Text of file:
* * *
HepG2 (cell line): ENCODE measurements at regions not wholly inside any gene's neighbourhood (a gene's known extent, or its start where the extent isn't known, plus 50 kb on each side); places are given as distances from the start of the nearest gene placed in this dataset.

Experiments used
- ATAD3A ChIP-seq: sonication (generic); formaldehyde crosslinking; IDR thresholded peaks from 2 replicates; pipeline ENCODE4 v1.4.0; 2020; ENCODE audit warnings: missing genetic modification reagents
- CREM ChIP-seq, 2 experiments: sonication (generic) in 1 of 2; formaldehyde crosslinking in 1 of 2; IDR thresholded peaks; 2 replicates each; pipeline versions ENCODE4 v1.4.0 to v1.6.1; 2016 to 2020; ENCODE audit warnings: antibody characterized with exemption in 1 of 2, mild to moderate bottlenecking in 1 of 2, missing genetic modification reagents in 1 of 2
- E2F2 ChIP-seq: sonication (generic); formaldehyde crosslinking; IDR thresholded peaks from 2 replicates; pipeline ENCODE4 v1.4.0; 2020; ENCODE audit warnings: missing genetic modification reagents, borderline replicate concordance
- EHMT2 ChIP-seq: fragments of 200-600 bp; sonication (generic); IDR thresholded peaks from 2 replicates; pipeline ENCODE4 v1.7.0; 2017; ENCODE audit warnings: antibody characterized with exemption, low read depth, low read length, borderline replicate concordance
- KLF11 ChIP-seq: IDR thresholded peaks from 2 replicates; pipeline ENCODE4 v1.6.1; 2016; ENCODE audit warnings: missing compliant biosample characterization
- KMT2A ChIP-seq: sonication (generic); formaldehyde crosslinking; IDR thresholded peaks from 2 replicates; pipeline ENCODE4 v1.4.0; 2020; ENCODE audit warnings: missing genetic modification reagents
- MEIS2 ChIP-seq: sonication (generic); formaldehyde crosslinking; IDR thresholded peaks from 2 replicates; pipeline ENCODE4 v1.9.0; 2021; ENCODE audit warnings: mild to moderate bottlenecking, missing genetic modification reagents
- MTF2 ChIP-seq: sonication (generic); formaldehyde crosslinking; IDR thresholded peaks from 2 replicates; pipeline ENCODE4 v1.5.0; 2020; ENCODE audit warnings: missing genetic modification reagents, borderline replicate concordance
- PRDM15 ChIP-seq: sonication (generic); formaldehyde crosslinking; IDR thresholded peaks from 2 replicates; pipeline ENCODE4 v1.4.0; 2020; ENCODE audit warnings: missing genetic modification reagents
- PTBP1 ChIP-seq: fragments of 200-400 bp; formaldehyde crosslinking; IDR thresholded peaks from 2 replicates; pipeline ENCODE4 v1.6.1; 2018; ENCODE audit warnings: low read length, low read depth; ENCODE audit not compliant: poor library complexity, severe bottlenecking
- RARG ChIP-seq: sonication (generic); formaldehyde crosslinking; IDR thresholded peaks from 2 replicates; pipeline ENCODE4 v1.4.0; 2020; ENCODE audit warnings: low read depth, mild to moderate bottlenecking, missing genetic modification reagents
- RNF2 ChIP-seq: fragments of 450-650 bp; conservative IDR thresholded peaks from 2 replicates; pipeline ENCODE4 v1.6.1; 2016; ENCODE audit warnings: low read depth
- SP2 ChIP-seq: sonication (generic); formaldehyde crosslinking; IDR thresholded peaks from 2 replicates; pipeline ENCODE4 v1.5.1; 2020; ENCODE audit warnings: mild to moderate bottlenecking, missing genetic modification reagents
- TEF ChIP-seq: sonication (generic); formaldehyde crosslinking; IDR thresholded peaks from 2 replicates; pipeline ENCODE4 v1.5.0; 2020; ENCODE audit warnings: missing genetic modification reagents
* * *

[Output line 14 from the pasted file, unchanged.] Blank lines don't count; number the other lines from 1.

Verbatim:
- RNF2 ChIP-seq: fragments of 450-650 bp; conservative IDR thresholded peaks from 2 replicates; pipeline ENCODE4 v1.6.1; 2016; ENCODE audit warnings: low read depth